One of Bloomsburg’s robots throws another one into the air during a BattleBots competition. - Kirk Marshall
The eminence of Bloomsburg’s robotics team precedes them at matches although they are unacknowledged in the school. “We have gone to national competitions four times out of six years,” says Robotics adviser Kirk Marshall. “Everybody is trying to beat Bloomsburg.”
Walking onto the scene with a Bloomsburg title alone puts these students on a different level. “Other teams walk around and take photographs of the inside of our robot, trying to get that competitive advantage,” explains Marshall. “It’s nice to have a reputation, but we want to make the reputation for ourselves not just because it is given since we are from Bloomsburg.” And building that reputation starts after school.

After these students are assigned into a small team, they sketch plans for their robot, design it in a computer program called PTC and then debate and decide three or four robots to fabricate. “We end up assembling and dissembling the robot 20 times, which takes forever to take all the screws out, wire it and fit all the motors,” says Kester.
During this process, Marshall oversees each combative robot from start to finish. “He lets us give a lot of time, and he definitely challenges us to build that best robots that we can,” says senior Rachel Boy.
As a team, they work together to progress over the bumps and roadblocks and anticipate the end results. “It’s definitely rewarding to see the final product and the first time it spins up,” says Kester.

Despite their winning status, the team is often nervous. “You go in expecting to get owned at some point, but when you know that your robot worked better, it’s a good feeling of validation like ‘Man, I am good a building robots.’”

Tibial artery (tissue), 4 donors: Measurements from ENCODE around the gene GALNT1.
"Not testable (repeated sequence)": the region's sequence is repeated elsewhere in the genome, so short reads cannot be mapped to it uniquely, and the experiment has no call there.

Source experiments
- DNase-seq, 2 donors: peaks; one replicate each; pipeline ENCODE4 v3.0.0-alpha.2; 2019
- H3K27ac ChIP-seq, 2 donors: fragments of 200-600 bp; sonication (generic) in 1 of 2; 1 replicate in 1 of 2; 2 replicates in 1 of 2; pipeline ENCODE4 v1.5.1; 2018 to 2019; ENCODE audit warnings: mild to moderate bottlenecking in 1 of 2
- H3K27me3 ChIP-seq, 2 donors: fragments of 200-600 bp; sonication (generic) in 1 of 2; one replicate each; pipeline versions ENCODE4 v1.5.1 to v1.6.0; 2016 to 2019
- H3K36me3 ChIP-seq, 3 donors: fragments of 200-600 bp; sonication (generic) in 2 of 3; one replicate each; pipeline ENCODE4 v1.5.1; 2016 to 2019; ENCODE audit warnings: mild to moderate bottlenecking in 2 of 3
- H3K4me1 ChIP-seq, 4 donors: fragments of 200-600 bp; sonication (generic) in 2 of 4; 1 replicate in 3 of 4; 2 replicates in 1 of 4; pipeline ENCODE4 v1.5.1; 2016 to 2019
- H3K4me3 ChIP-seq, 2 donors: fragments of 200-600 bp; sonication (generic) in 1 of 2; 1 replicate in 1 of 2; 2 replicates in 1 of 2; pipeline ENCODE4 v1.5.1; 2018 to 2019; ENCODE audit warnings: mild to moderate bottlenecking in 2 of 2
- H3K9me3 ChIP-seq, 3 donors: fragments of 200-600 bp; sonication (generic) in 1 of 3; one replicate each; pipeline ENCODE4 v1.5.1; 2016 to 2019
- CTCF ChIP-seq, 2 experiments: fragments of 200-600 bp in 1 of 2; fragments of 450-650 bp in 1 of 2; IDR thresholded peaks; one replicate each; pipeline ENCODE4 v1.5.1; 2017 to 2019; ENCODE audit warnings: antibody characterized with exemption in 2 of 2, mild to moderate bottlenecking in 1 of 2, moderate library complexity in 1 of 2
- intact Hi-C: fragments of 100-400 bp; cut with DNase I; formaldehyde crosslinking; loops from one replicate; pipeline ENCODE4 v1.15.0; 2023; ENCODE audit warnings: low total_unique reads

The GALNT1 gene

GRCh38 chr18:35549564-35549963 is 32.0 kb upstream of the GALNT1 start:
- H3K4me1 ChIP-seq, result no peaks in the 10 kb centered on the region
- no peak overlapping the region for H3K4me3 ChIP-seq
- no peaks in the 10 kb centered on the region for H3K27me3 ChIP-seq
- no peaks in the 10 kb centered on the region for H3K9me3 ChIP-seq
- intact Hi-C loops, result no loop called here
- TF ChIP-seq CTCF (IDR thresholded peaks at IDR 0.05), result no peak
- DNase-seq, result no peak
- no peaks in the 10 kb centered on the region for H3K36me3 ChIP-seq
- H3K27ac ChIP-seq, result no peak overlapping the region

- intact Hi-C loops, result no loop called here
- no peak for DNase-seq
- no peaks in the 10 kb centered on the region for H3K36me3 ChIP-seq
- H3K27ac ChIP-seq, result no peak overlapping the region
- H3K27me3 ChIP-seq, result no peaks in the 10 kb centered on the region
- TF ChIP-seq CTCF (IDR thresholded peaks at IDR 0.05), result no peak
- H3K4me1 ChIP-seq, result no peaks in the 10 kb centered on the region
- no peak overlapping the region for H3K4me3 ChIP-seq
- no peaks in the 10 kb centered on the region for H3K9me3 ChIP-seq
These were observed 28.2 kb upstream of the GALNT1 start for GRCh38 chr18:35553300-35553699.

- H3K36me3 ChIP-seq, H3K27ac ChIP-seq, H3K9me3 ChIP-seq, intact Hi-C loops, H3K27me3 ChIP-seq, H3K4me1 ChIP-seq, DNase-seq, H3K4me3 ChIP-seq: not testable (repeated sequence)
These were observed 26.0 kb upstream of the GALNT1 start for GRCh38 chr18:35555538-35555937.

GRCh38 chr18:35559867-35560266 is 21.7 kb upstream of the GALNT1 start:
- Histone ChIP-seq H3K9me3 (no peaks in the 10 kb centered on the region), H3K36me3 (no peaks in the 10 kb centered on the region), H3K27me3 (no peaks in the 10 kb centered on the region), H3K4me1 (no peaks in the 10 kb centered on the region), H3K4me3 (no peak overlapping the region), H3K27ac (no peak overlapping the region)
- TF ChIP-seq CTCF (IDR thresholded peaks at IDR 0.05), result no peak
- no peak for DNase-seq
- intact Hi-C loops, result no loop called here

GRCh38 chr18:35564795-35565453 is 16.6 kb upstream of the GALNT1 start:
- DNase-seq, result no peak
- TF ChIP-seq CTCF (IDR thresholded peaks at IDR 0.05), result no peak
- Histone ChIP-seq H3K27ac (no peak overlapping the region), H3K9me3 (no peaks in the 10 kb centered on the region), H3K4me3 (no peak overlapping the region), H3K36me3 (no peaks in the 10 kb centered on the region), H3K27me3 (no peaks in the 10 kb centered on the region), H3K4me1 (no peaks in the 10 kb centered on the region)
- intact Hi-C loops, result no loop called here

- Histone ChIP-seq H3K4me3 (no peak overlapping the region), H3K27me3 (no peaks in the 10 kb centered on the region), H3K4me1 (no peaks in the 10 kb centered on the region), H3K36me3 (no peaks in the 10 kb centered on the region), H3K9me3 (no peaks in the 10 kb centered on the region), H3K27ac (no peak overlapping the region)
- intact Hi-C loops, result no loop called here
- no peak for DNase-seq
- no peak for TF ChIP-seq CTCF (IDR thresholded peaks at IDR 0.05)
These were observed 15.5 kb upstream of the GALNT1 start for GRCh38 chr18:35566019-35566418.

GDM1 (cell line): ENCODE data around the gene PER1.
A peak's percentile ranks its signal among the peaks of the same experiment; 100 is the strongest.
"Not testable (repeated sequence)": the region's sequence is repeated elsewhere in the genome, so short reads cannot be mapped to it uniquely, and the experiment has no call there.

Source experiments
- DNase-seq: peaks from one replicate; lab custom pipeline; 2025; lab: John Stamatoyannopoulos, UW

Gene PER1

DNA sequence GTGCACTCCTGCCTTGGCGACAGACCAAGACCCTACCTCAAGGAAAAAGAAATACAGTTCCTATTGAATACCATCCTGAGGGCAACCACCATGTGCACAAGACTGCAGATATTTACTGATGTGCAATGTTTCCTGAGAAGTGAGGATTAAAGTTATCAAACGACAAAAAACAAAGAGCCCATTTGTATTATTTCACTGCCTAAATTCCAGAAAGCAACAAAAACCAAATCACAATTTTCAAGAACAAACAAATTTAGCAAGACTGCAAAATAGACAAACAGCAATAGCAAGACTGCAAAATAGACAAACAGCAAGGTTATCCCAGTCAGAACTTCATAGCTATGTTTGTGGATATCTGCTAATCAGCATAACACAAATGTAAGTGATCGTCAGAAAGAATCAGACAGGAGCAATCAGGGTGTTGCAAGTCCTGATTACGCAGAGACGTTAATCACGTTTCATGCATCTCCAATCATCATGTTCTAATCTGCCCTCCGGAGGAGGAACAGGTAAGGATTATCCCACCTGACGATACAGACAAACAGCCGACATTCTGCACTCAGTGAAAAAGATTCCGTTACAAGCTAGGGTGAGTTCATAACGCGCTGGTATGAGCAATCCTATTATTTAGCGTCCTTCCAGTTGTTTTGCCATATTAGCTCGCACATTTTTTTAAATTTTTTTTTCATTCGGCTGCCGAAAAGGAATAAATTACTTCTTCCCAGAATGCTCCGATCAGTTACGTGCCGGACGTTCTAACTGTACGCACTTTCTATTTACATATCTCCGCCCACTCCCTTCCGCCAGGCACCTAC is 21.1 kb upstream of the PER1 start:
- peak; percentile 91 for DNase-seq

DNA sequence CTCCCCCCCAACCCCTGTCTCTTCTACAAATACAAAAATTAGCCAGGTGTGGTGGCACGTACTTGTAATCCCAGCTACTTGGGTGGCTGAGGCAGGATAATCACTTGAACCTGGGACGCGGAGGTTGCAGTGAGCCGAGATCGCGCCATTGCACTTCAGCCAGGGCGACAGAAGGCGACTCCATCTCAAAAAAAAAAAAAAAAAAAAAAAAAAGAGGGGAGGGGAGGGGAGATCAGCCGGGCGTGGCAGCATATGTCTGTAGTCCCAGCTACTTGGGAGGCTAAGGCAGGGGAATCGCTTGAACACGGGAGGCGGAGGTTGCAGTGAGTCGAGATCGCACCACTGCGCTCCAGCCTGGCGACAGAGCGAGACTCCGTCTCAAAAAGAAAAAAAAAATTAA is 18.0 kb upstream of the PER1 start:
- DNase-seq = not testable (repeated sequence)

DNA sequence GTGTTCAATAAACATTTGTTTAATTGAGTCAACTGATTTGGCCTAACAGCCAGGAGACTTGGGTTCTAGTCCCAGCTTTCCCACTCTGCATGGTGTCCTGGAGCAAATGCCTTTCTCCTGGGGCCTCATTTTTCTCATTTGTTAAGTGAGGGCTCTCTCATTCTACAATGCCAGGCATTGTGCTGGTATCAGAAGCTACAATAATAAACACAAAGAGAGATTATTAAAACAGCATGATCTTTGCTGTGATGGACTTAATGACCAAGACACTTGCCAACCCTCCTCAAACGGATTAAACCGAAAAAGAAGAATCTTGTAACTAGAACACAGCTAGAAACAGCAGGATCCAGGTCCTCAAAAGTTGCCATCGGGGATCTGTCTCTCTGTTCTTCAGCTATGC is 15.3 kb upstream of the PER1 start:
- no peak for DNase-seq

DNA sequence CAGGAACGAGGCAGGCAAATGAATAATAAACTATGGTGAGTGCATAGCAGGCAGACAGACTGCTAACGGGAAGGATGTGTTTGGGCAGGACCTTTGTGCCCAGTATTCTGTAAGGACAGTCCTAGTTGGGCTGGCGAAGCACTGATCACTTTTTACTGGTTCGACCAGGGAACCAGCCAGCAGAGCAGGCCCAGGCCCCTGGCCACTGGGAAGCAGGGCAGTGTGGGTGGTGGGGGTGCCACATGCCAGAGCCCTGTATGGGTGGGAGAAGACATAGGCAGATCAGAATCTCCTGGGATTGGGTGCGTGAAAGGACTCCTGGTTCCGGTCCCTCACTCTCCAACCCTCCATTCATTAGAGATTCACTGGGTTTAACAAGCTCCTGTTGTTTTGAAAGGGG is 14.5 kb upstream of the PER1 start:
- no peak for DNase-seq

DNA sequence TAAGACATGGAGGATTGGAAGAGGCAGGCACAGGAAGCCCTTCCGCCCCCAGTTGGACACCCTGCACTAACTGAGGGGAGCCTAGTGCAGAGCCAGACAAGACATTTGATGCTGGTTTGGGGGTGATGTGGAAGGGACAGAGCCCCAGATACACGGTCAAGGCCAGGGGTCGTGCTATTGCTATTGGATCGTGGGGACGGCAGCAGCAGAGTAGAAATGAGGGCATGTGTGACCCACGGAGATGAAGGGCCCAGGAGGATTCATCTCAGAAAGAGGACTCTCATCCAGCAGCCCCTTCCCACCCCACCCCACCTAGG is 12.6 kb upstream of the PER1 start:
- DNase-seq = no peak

But the most recent competition did not pan out exactly as planned; their robot Executor took first, Pixie third and Axiom fifth. “We could have done better, we were on track to go 1, 2, 3, but we got an unlucky series of events,” says Kester.
However, the team fixed their robot Pixie. “It threw the other robot 5-6’ in the air; we were completely destroying the other robot,” says Kester.
Although robotics undergo beatings, it’s friendly competition. “You would think people would get mad after you destroy their robot, but it’s not like that at all, they just laugh and congratulate you,” says Kester.
Although the team remains humble about their regular victories, teams are always intimidated when the Bloomsburg Robotics team walks into the battle room. “They look at our kids as superhuman,” says Marshall.

How to build Pixie
by Talia Sainclair


Pixie was designed by Brandon Kester and built with teammate Matt Williams, two students in Kirk Marshall’s robotics class. “The robots can be made out of anything really. Whatever you can afford, have, or know how to use,” says Marshall. Pixie is an 11 ½ by 11 inch aluminum remote controlled robot which features a 7 inch wide, 6 lb drum as its weapon. The drum rotates at 1400 rpm (rotations per minute) and has “beater bars” which have steel knockers on them. “When these things hit another robot at the speed they rotate, it’ll send the other robot flying,” says Marshall. Pixie has a run time of 3 minutes and a maximum speed of 12 miles per hour. Each robot that is made starts out as a drawing designed by the students, then becomes a wooden model before being built into the real deal ready to battle.

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  • Matt Leberfinger assembles his robot a few days before his team’s first competition.
    By Kirk Marshall

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The Red & White Bloomsburg High School Bloomsburg, PA
Issue Date: Saturday, March 12, 2011 Issue: Swimming States Last Update: Saturday, March 12, 2011
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